Tiger Woods and Rory McIlroy are assured of being paired together next week at The Barclays for the start of the FedEx Cup playoffs. And while these playoff events are more about making money than making history, this could become meaningful down the road.
Woods has never faced a rival with this kind of potential.
He has never won at least three times in a year without being looked upon as the undisputed best player in golf.
For the first time in his quest to break Jack Nicklaus’ record in the majors, the biggest challenge for Woods is no longer overcoming a failed marriage, four knee surgeries, a tender Achilles tendon or even the fact that he’s simply getting older.
It’s another player.
McIlroy and Woods have played in the same tournament 12 times this year. McIlroy has finished ahead of Woods seven times, including wins at the Honda Classic and the PGA Championship. They both tied for 40th at the Masters Tournament. McIlroy has seven top 5s in those events, along with three missed cuts.
This is not about where they were at a similar stage in their careers. Woods is incomparable in that regard. McIlroy has won twice in his first 16 majors as a pro. Woods won five majors in that span, including the career Grand Slam at age 24.
It’s about where they are now. So dominant was McIlroy at Kiawah Island, where he had rounds of 67-66 on the weekend to win the PGA Championship by eight shots, that it’s easy to get caught up in all things Rory. He is only 23, younger by some four months than when Woods won his second major, and he is doing things only thought possible by Woods. A record score at the U.S. Open last summer at Congressional. A record margin of victory at the PGA Championship on Sunday at Kiawah Island.
McIlroy has won two majors by a combined 16 shots.
To put that in perspective, only five majors have been won by eight shots or more in the past 35 years – three by Woods, two by McIlroy.
But let’s see how this plays out.
McIlroy could turn out to be like Johnny Miller, a comet on the golf horizon in the 1970s when he fired at flags and slaughtered the competition. Miller won two majors, with 63 on the last day at Oakmont and 66 in the final round at Royal Birkdale.
Perhaps McIlroy will be like Tom Watson, who was 10 years younger than Nicklaus.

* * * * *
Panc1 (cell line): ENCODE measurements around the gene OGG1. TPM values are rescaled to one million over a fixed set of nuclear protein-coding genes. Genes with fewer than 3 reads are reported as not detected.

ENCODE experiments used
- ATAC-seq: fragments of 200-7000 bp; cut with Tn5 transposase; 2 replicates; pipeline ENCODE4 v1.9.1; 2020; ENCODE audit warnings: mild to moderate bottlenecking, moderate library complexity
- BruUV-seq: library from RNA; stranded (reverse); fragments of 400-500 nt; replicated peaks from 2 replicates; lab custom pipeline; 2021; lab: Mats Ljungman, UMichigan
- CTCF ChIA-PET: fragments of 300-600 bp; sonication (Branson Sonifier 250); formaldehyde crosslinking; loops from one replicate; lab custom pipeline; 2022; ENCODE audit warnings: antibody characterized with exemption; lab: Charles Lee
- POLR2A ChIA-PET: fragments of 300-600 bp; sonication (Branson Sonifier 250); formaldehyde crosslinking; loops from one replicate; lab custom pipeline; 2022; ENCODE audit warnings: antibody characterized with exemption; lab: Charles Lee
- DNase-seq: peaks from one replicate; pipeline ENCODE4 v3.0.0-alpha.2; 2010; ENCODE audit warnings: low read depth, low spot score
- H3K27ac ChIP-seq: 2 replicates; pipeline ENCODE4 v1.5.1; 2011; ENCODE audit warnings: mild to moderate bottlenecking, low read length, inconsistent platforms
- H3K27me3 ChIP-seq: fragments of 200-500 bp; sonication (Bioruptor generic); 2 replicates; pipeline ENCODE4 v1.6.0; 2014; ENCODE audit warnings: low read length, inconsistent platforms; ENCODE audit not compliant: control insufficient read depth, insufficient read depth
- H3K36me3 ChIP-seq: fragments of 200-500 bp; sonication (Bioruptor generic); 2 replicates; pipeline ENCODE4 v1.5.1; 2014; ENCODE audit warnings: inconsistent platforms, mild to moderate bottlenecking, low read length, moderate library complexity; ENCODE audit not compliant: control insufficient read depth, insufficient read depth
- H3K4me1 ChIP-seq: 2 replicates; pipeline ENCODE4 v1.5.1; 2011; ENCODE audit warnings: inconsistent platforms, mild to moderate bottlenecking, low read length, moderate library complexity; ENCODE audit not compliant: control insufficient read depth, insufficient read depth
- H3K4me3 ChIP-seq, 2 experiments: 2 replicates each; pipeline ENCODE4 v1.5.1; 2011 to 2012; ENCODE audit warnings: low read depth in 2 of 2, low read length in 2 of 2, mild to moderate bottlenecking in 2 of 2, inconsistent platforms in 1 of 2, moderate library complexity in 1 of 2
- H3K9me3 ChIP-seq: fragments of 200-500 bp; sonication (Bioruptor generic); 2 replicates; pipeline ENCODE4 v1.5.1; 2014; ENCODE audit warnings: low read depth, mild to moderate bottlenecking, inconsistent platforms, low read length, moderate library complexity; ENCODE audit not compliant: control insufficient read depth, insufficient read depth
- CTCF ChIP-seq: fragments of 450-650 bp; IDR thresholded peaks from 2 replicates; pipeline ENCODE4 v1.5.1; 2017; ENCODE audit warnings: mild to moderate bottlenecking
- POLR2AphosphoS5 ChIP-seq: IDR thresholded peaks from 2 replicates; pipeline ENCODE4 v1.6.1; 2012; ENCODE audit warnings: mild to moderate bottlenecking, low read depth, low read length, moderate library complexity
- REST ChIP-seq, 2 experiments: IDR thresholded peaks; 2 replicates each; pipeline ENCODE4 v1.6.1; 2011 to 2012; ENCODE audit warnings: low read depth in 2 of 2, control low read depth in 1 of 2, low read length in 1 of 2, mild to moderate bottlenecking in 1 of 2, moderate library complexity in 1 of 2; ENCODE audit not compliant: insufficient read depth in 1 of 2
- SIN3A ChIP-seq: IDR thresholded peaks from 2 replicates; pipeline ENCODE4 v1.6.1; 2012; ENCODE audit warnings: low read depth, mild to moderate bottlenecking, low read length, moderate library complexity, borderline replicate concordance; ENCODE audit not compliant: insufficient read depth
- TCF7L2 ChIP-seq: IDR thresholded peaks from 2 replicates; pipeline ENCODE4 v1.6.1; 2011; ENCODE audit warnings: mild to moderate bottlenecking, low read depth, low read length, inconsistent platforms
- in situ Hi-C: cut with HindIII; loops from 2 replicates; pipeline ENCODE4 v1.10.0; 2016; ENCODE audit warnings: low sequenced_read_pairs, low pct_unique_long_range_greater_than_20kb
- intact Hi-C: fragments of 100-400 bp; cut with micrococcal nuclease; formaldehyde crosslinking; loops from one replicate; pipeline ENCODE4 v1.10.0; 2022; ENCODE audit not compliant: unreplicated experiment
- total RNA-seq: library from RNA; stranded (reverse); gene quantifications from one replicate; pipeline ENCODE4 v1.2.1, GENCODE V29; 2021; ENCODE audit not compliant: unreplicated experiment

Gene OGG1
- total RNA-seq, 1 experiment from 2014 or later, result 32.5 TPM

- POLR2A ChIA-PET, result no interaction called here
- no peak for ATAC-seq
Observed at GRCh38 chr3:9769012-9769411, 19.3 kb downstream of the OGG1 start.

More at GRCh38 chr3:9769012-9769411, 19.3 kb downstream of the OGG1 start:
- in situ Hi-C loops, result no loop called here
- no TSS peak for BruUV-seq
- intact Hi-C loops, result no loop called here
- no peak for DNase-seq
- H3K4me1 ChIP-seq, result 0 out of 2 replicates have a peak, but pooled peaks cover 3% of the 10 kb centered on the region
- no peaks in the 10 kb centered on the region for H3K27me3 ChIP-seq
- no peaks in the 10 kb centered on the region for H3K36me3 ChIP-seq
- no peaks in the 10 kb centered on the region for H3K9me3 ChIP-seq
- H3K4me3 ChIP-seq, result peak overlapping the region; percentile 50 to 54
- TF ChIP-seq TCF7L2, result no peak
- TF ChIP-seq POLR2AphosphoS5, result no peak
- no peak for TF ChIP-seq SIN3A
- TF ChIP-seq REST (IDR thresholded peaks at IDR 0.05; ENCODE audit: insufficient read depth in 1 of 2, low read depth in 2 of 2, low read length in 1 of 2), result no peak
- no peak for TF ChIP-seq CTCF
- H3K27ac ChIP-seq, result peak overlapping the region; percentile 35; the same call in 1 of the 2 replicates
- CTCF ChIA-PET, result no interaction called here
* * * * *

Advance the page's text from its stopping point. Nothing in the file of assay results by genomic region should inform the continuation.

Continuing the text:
Nicklaus already had the record for most majors when Watson won his first one, although Watson kept him from winning more. He beat Nicklaus twice in 1977, at the Masters and in the “Duel in the Sun” at Turnberry. He beat him again in 1981 at Augusta National and kept him from a record five U.S. Open titles in 1982 at Pebble Beach when Watson chipped in for birdie on the 17th hole.
McIlroy is 13 years younger than Woods. They have never gone head-to-head on Sunday in a major. Ultimately, that will be the measure.
Along the way, however, McIlroy is stashing away large bits of confidence that few others could when Woods was at his peak.
There is no reason for McIlroy to be intimidated. His name on the leaderboard means just as much. He is a favorite in any color shirt.
Nick Faldo once explained why Woods had such a huge advantage in the majors. Faldo thought after the 1997 Masters that Augusta National would be the only place Woods could win a major because the golf course suited him and because it was the only major where the media was kept outside the ropes. Only later did he realize that Woods was the only one who could handle the commotion inside the ropes in the final round.
“Other guys will step into that arena one week and go back out,” Faldo said in a 2007 interview. “He’s there all the time. And good luck coming into his world.”
McIlroy now has been atop the leaderboard 10 out of the past 40 rounds in the majors.
He has more experience than most his age, good and bad. What he took away from blowing a four-shot lead in the 2011 Masters was to set a target score. He set his target at 12-under par at Kiawah Island, played the final round without a bogey and did one better than that by finishing at 13-under 275.
“I feel these days when I give myself a chance to win one of these big tournaments, I can draw on the memories of Augusta, of Congressional, and now of today,” he said Sunday at Kiawah. “And know what I did out there, and know what to do again.”
It was never going to be easy for Woods to break Nicklaus’ record of 18 majors. He said even in good times that Nicklaus achieved that mark over 25 seasons.
Woods lost two full years because of the strife he created in his personal life, and then more leg injuries, and then hiring his third swing coach.
In handicapping Woods’ chances of breaking the record, one popular analogy was that he would have to match Phil Mickelson’s career wins in the majors (four) just to tie the record. This never made much sense, though, because Woods and Mickelson never belonged in the same conversation when the topic was majors. Mickelson went 42 majors before he won his first. Woods had won 12 of them in the same span. They’re not the same player, then or now.
The main problem for Woods has been his head. His game is in great shape, and he knows it. He is pressing to win a major, to resume his pursuit of Nicklaus and shut up the critics. But this is the wrong game to try too hard. Maybe that’s one lesson to take away from Kiawah.
The bigger problem could turn out to be McIlroy.